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Confidence trick

In the latter half of September, markets were yo-yoing and the FTSE 100 saw a 6 per cent fall of 300-plus points. This was also a fraught time for the eurozone as Greece, Italy and Spain were flailing and EU and UK leaders made warning noises about the unsustainability of the euro.

It was against this backdrop that the IMA conducted its latest Investor Perspectives Survey looking at investor confidence and asking how confident investors feel about markets and whether or not they plan to invest any more money over the next 12 months. Preliminary results show that although confidence might be down, this has not been accompanied by a desire to stay out of the markets. It seems that the appetite to invest is higher than confidence levels suggest and relatively few investors are thinking about withdrawing money.

This is an encouraging sign of sophistication among existing investors who recognise the long-term nature of investing in funds and the need to hold on to them where possible to allow them to recover from the inevitable drops in value caused by recent and ongoing market volatility.

But what of the novice investor or those yet to enter the market for the first time? They will not have experienced the good times and the benefits that accrue from stable or rising markets.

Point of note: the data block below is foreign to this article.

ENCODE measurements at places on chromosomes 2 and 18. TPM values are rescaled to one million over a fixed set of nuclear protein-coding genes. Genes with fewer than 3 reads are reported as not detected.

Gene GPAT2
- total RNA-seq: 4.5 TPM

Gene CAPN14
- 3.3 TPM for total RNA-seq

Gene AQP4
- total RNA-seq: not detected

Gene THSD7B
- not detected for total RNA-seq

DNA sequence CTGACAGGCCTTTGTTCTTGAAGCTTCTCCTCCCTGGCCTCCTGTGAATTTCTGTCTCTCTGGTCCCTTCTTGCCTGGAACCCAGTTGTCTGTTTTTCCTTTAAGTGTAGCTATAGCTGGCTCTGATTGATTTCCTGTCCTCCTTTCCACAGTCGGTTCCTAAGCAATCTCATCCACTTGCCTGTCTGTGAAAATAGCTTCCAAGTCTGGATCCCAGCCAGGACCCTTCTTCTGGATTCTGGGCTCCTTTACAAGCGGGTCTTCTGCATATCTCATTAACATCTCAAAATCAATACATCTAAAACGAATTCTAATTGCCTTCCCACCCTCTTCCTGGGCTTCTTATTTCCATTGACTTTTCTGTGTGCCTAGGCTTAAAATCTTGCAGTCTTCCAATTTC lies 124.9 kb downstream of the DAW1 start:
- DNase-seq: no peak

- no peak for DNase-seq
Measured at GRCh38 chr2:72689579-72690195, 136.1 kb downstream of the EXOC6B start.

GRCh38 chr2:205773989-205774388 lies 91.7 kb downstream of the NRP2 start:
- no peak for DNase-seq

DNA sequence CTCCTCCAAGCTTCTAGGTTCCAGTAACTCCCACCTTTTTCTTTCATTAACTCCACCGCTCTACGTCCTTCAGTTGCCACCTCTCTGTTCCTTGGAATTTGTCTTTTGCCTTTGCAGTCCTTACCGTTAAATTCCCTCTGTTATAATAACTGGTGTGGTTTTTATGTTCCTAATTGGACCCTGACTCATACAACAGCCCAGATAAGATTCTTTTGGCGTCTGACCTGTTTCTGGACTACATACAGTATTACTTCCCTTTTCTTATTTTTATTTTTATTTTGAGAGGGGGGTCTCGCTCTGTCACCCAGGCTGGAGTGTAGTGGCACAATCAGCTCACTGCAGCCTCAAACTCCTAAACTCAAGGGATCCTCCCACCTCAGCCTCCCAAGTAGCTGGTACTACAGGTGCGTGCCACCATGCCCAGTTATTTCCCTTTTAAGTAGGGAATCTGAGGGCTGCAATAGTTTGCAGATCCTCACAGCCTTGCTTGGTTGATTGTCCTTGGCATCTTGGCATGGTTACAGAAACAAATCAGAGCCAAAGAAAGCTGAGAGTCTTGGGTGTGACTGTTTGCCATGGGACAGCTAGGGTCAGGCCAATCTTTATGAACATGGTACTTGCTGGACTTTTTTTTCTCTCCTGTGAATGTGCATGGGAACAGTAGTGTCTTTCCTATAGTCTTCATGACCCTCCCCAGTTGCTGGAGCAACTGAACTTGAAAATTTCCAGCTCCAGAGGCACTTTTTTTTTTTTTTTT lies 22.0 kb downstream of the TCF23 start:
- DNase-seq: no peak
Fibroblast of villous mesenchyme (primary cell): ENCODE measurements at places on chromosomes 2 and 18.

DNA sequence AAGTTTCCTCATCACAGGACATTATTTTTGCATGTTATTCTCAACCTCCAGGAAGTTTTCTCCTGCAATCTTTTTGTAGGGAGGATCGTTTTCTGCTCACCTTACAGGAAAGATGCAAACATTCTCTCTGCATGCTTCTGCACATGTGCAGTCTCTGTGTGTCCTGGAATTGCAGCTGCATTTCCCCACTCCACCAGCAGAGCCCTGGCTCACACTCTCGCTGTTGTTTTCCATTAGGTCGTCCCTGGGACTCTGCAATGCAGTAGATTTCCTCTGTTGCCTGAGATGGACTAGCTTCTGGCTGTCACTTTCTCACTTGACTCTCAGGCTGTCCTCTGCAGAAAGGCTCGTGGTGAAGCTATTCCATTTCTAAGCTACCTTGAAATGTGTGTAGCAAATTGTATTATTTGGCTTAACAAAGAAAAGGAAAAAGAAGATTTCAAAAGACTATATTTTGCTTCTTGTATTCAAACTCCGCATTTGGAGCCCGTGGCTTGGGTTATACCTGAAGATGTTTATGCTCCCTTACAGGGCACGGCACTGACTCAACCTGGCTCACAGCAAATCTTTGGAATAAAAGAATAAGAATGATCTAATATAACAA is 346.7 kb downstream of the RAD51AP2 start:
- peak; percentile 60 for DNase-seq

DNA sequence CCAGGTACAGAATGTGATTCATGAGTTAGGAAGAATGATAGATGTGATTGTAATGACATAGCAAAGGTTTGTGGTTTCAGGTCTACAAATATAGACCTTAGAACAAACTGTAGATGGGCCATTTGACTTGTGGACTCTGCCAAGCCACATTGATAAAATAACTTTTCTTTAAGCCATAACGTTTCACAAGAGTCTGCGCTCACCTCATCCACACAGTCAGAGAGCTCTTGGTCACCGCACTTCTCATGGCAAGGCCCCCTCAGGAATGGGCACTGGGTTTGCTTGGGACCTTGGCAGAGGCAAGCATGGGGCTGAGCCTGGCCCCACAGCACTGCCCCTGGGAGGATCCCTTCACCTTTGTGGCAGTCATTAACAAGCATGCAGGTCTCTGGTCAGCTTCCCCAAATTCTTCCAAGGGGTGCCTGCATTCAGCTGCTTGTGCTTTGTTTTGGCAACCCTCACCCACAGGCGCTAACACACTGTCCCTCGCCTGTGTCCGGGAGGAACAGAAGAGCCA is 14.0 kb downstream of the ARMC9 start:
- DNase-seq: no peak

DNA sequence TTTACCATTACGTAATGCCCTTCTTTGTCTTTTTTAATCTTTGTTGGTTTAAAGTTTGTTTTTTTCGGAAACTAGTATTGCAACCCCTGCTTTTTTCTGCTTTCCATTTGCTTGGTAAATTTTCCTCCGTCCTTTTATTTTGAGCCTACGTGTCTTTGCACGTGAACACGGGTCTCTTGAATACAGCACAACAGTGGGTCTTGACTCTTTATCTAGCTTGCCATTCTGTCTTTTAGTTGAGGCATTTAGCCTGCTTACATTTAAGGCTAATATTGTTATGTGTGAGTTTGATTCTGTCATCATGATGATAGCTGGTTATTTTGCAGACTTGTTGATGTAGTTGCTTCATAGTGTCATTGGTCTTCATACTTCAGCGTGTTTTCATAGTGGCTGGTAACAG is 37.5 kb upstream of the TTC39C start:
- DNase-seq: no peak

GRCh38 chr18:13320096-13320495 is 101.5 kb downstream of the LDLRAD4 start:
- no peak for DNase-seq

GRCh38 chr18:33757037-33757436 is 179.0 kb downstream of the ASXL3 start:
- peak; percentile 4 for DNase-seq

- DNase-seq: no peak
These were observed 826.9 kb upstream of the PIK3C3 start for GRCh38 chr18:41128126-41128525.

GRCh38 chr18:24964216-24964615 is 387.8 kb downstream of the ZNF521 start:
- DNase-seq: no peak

In the current economic climate, it would be hard to persuade this group to put their money and faith in the markets. Yet this is what many of them will be automatically signed up for next year with the beginning of the Government’s ambitious programme to auto-enrol millions of non-savers into a pension.

The IMA is a firm supporter of the concept of auto-enrolment as a way of tackling the huge pension gap faced by millions. The timing is unfortunate and highlights the communication challenges we face, one of which is overcoming the general malaise surrounding all things financial.

In the same way that people lack confidence in the markets, there is a lack of confidence about what pensions can deliver. This leads to those in the target market for auto-enrolment being highly sceptical about the point of saving into a pension despite the low level of contribution they are required to make.

Together with the UK’s economic situation and uncertainties persisting in other European markets, this view will only get stronger. One of the ways round it might be to find a way of playing up the matching of employer and Government contributions that make it a no-brainer for most people to remain auto-enrolled.

It is too early to tell what will happen but one thing is certain the economic outlook will remain bleak. The question is, can we persuade the sceptics to see past that and believe in what the good times can deliver?

Mona Patel is head of communications at the Investment Management Association

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